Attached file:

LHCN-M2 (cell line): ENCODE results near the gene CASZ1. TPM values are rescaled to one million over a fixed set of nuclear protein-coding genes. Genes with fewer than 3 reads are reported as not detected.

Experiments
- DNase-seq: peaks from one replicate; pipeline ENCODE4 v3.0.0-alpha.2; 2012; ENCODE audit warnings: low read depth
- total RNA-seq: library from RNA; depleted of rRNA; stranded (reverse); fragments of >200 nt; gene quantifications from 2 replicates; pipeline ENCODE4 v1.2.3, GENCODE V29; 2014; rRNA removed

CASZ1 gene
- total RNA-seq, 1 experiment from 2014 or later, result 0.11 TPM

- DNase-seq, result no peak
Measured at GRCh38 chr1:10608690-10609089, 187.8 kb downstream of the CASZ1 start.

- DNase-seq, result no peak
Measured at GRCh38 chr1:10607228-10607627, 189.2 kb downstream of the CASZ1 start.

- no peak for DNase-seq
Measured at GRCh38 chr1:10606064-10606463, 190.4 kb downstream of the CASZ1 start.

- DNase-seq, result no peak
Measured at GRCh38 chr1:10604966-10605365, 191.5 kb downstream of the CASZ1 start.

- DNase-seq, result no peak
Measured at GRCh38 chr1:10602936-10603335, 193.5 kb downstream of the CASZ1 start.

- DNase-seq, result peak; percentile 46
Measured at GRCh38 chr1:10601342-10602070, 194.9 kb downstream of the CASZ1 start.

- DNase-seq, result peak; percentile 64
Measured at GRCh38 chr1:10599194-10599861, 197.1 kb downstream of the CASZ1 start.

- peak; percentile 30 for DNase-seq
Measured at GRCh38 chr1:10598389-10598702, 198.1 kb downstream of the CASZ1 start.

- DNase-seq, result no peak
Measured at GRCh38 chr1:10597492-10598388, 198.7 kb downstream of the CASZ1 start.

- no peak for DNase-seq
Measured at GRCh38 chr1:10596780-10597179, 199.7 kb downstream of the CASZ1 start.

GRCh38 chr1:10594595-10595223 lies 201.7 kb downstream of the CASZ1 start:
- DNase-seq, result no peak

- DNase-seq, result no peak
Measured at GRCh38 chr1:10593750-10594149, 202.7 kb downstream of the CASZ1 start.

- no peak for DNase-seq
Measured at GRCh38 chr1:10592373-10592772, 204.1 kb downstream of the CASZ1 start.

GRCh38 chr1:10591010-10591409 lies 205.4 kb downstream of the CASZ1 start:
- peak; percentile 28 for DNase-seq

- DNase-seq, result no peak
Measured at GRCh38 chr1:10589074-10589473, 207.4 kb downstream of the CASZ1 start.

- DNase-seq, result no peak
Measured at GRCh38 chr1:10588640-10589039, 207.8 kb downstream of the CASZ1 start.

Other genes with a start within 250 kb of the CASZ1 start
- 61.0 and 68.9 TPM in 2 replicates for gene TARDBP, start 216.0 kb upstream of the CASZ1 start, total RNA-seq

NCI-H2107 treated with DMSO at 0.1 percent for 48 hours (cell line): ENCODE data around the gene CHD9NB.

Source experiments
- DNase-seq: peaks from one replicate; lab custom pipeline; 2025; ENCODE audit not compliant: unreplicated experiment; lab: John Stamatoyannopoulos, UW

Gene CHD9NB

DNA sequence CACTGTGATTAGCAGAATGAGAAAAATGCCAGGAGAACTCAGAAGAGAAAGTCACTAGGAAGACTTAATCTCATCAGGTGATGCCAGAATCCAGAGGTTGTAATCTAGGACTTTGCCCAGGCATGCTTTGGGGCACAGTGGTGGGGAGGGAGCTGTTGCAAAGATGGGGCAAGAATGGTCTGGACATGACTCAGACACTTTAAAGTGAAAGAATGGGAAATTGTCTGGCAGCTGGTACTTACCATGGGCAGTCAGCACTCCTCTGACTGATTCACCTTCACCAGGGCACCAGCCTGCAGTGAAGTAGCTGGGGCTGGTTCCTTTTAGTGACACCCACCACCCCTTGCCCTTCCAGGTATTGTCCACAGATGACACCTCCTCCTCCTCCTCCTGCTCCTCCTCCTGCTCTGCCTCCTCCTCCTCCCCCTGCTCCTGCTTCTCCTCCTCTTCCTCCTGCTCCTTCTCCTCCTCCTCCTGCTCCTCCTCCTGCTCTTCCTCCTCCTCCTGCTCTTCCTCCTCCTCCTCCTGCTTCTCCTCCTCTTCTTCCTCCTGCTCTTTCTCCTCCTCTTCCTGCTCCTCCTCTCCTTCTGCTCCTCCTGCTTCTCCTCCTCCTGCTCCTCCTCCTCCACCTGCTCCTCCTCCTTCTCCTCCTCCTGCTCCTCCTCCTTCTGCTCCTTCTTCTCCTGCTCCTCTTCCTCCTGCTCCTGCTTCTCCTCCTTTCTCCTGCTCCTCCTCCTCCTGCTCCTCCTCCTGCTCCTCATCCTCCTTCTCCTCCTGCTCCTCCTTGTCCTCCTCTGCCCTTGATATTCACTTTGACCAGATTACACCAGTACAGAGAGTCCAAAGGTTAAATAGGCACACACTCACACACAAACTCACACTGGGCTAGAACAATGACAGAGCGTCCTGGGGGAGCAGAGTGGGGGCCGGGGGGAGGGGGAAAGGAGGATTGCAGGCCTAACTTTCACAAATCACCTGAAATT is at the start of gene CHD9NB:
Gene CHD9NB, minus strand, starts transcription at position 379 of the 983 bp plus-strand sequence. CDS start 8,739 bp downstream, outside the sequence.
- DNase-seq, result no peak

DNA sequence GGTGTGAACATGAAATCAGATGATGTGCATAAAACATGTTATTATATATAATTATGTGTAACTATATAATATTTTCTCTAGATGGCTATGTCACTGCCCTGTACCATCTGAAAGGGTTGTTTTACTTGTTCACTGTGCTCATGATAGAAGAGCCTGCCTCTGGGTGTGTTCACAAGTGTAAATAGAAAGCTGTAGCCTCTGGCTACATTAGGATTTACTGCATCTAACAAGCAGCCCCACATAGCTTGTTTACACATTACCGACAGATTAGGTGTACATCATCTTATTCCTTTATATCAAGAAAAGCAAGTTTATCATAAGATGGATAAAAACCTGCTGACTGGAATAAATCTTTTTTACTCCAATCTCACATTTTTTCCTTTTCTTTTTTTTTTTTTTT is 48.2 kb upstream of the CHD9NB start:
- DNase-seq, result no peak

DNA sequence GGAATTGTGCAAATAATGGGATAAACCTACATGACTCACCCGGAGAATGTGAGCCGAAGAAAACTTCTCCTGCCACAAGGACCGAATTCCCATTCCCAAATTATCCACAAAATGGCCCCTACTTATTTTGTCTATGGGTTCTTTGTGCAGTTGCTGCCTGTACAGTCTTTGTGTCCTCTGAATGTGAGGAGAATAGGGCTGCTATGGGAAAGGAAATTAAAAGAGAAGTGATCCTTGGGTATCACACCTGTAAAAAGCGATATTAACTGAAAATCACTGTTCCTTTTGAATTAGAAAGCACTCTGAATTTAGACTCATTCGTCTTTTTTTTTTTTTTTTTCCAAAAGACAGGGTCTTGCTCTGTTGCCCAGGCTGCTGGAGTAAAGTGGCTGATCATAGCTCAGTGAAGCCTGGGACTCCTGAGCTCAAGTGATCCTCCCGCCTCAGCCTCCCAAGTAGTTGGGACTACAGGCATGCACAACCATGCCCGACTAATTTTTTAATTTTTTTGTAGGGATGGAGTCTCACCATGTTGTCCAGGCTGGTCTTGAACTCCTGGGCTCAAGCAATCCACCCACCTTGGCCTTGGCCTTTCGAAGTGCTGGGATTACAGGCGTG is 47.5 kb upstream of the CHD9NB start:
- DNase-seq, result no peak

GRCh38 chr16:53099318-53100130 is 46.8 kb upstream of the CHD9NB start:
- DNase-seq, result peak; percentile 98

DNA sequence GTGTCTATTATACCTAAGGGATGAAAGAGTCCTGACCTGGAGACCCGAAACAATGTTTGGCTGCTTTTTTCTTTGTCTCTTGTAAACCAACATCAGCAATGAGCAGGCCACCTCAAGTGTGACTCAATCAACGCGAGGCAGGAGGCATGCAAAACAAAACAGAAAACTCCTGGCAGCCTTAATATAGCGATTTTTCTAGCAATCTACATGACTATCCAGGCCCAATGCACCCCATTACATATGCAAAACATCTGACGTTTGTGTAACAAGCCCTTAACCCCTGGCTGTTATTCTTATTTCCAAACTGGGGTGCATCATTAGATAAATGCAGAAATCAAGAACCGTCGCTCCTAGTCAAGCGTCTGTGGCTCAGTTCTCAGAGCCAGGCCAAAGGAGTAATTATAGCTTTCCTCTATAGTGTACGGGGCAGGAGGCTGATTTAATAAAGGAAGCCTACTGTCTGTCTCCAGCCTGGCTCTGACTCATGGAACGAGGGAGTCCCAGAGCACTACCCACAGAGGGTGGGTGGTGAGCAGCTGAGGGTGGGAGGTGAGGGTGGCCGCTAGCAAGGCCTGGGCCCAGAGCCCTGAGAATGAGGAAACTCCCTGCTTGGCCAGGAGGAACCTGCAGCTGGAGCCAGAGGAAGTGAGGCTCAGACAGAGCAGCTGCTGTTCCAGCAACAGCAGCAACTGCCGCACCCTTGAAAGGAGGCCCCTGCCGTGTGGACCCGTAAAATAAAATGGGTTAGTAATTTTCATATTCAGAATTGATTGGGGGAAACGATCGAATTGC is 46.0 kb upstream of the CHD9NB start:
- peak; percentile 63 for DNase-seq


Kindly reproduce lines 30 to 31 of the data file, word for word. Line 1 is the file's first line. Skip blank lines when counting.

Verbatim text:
Measured at GRCh38 chr1:10593750-10594149, 202.7 kb downstream of the CASZ1 start.

- no peak for DNase-seq